Microsoft announced a new controller at its Xbox One unveiling today. Unlike Nintendo and Sony's latest offerings, Microsoft's controller is a direct evolution of what it did last time around, with no touch screen, share button, near-field communication, biometric sensors or anything else that would be a significant departure for players.
First, a couple caveats: we didn't play a game with it, nor did we play anything interactive. Instead, Microsoft handed over the controller and ran three tech demos as a way to demonstrate the new rumble motors in the triggers, which give developers more options on where to make the controller shake and with what strength.
In the first of the three, a person's heartbeat moved across their body from left to right on screen, and the rumble in the triggers followed, initially being stronger on the left and then gradually moving to the right. In the second, a helicopter moved around on the screen and the rumble in the controller followed its placement. And in the third, a car revved up and the rumble took over the whole controller.
None of these were designed to be released to the public - in the demos, for instance, the rumble felt a lot stronger in the triggers relative to the rumble in the rest of the controller, but Microsoft hardware accessories General Manager Zulfi Alam tells us that's because these demos were designed by the hardware team to showcase the new motors rather than any limitation on rumble in the rest of the controller.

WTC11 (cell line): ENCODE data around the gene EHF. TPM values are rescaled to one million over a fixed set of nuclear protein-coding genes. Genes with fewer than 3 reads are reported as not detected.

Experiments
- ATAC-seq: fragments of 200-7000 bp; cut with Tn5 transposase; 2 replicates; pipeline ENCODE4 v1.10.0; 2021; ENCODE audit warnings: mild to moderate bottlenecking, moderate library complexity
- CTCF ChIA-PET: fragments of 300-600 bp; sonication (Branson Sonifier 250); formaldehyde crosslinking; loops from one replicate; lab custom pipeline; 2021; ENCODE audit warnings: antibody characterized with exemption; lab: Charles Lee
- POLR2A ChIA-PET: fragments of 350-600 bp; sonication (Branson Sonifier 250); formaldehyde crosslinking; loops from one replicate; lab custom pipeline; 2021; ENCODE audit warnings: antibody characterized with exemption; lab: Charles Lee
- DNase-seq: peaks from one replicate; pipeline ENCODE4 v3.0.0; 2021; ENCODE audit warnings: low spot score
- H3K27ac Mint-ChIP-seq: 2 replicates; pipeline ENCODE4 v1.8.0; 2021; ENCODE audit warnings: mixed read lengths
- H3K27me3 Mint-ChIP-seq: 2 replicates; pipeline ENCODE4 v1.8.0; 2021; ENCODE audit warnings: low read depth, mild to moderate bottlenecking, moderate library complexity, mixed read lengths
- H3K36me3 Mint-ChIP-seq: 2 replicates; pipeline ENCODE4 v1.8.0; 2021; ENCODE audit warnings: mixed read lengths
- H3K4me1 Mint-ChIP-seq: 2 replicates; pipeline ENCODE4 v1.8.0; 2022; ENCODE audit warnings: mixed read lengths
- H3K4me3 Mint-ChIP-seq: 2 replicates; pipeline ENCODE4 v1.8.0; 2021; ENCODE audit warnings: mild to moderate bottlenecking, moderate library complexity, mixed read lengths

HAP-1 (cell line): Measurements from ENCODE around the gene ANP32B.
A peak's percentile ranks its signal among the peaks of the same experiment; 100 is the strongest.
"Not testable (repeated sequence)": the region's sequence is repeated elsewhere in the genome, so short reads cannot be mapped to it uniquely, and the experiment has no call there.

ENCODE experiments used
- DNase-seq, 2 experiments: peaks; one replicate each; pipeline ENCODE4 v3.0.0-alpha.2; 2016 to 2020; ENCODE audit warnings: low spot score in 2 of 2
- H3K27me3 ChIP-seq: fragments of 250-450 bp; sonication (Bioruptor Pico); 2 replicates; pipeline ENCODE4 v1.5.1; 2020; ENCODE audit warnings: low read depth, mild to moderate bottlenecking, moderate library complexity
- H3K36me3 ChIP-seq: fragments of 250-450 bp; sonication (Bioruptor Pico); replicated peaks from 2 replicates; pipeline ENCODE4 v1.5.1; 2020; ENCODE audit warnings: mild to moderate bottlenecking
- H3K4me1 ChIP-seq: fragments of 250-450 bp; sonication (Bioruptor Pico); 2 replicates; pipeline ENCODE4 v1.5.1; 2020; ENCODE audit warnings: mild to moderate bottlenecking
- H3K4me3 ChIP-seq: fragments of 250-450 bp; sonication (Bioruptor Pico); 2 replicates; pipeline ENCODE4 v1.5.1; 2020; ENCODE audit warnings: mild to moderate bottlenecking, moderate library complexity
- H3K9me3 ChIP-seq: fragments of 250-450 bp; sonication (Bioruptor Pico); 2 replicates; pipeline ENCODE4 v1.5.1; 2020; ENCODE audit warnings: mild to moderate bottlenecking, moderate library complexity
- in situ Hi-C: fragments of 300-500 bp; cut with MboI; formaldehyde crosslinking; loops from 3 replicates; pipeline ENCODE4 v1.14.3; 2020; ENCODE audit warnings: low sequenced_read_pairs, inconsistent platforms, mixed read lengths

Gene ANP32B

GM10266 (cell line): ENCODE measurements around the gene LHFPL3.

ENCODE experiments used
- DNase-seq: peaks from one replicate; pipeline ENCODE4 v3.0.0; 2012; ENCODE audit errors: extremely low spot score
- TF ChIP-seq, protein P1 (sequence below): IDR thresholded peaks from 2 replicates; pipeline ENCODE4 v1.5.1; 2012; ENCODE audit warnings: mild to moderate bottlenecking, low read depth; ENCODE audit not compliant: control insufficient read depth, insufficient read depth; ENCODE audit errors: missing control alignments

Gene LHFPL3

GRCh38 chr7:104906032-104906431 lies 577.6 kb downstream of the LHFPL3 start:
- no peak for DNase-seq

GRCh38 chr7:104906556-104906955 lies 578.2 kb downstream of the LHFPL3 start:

Beyond the rumble, the controller features a number of refinements over the Xbox 360 controller. The analog sticks feel firmer, the D-pad — now in the shape of a plus sign rather than a disc — clicks when you use it and, the triggers have a slightly steeper curve than before. The handles also have more of a boxy and thin design, looking a bit like the handles on the Xbox Controller S, but feeling less bulky. And the new controller weighs roughly the same as the 360 controller, though it looks smaller because the AA battery pack no longer sticks out in the back.
Like the console itself, the controller's visual design is split between matte dark gray and glossy black. That means most of what your hands touch has a modern, cold, clean feel, which seems like it will help the controller from accumulating dirt over time. The screw holes from the back of the 360 controller are also gone, presumably moved inside, which gives the back a smoother feel.
All in, it's hard to come to firm conclusions before using the new controller to play a game, but it feels like a nice evolution of the 360 controller based more around refinement rather than big new ideas.